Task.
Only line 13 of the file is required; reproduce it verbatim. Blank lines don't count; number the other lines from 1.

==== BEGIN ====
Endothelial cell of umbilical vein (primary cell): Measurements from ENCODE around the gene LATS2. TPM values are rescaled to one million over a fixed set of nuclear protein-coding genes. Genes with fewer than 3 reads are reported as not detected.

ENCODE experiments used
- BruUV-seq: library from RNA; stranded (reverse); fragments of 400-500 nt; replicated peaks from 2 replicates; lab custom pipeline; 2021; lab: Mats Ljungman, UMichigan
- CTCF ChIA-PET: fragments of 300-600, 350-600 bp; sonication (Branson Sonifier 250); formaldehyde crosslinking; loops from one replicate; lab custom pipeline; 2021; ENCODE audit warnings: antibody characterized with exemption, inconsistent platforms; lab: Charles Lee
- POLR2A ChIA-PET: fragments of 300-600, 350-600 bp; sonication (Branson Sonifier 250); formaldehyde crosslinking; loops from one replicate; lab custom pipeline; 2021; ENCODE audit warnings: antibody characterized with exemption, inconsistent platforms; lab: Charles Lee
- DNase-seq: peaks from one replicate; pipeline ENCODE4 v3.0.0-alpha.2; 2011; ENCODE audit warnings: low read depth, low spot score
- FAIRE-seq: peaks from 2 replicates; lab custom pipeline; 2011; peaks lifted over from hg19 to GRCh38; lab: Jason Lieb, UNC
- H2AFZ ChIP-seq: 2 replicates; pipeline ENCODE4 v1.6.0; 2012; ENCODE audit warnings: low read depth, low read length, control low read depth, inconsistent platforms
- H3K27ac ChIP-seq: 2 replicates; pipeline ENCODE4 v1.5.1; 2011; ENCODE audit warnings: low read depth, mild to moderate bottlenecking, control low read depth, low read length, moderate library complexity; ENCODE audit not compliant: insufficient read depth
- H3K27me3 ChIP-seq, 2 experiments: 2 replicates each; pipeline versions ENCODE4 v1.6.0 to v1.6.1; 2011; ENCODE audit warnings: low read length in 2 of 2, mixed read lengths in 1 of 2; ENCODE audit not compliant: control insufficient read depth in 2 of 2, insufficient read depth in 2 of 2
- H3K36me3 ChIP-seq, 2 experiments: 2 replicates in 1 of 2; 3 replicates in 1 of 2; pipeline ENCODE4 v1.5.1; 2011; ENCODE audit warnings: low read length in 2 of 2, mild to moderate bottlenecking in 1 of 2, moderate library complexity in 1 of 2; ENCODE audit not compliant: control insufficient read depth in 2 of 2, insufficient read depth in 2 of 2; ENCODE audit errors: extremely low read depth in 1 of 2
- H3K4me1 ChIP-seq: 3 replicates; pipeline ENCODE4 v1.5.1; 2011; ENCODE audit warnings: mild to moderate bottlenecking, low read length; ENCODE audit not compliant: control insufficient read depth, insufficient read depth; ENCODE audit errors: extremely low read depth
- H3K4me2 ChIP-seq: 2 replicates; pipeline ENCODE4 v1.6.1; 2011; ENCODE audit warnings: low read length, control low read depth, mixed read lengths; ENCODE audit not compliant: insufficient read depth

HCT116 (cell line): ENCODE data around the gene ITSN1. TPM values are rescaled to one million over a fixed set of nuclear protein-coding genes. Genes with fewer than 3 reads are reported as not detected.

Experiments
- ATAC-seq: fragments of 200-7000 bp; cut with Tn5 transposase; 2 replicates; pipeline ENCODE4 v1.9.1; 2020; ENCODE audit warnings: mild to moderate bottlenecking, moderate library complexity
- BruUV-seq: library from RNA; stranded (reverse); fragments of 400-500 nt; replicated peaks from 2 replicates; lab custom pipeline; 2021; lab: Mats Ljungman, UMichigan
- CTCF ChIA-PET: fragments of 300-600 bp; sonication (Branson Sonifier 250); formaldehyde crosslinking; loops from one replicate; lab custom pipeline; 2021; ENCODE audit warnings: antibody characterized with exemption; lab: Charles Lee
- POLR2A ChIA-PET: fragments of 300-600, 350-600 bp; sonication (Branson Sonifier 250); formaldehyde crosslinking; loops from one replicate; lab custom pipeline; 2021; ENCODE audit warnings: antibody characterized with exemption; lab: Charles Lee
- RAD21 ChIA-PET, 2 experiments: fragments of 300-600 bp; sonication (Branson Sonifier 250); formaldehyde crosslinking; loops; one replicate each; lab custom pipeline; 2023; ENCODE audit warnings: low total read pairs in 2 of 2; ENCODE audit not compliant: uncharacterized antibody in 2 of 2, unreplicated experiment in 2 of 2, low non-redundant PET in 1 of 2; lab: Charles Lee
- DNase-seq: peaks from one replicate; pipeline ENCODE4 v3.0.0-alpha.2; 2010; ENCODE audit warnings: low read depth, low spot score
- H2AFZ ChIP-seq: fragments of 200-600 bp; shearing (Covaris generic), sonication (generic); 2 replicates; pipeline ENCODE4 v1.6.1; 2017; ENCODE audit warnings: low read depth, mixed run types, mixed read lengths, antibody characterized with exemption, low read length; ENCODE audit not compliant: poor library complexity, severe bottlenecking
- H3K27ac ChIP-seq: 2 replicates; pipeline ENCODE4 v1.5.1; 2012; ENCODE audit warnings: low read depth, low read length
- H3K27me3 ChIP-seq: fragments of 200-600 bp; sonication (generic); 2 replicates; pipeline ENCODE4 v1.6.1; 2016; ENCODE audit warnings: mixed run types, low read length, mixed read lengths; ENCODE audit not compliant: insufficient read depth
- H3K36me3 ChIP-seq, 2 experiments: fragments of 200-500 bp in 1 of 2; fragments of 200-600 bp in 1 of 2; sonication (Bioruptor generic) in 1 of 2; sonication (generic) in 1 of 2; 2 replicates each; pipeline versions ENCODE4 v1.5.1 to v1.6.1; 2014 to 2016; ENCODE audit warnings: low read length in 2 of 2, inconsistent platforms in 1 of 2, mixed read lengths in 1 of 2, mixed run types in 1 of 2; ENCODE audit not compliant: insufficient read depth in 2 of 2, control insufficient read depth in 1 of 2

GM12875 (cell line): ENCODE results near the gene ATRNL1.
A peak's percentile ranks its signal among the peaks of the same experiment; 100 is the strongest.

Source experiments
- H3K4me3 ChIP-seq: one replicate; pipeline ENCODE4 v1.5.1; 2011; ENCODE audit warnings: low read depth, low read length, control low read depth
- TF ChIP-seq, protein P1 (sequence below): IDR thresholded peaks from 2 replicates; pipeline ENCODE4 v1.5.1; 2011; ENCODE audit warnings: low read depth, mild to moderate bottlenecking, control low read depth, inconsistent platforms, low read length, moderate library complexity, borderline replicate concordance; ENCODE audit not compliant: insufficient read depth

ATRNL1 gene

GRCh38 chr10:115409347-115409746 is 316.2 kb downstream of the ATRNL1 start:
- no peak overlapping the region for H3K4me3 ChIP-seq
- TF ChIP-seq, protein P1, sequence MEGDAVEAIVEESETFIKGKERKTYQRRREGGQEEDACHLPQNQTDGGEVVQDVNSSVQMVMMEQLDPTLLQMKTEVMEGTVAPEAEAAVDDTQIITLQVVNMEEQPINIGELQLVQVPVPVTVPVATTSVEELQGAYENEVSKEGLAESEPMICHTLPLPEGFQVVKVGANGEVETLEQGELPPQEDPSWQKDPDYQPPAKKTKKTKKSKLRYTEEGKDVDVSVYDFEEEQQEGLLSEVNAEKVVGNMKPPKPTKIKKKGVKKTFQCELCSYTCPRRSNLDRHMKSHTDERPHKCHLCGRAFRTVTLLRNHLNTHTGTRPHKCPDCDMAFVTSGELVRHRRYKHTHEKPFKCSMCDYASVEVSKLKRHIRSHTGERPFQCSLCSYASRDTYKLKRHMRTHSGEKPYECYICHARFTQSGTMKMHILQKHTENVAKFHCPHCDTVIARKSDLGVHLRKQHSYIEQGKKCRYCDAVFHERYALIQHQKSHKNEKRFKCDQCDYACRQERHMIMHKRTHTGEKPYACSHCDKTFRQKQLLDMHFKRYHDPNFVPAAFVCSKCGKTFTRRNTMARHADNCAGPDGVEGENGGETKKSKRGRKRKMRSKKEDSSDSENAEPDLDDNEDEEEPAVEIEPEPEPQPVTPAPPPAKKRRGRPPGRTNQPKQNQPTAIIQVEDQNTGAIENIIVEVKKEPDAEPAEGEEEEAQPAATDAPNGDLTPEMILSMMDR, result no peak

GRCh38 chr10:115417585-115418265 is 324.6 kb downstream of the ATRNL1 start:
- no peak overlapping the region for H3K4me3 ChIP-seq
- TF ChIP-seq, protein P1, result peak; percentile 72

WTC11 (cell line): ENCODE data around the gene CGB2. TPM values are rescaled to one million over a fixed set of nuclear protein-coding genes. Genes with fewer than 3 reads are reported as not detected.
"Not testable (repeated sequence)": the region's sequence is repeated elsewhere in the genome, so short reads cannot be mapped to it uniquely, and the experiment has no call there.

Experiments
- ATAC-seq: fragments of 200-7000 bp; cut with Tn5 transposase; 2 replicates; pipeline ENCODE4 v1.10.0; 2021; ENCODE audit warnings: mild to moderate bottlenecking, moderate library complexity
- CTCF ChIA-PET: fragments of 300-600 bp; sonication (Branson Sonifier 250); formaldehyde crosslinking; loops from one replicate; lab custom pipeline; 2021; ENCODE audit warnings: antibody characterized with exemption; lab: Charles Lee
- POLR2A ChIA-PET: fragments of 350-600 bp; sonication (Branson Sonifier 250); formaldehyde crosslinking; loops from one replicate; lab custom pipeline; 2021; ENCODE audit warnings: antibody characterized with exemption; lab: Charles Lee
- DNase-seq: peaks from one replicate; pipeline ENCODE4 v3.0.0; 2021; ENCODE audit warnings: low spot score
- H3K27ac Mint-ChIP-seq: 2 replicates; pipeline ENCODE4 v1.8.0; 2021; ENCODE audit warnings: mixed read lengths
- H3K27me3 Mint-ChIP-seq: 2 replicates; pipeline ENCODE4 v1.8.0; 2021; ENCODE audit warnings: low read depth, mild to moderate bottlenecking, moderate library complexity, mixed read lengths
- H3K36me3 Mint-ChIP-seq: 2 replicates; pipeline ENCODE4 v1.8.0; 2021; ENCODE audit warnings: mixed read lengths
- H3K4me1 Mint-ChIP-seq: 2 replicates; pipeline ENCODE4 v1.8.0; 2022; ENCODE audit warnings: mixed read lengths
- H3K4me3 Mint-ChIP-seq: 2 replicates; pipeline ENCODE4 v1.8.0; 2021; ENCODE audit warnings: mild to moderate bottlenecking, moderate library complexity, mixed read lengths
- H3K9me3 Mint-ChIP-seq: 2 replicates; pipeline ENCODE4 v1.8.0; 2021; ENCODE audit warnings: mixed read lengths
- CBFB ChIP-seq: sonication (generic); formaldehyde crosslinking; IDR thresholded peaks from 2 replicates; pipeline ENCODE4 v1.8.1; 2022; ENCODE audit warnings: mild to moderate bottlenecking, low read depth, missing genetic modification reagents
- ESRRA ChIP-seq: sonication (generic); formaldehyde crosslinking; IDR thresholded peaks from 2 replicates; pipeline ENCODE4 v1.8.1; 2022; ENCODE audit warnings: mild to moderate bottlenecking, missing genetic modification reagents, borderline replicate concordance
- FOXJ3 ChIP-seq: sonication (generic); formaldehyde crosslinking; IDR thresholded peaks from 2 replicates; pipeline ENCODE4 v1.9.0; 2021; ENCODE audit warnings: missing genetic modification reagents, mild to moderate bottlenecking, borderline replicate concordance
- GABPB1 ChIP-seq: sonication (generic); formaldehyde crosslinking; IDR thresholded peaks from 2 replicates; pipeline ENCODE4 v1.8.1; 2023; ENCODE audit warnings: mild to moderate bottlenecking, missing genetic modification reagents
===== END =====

- H3K4me2 ChIP-seq: 2 replicates; pipeline ENCODE4 v1.6.1; 2011; ENCODE audit warnings: low read length, control low read depth, mixed read lengths; ENCODE audit not compliant: insufficient read depth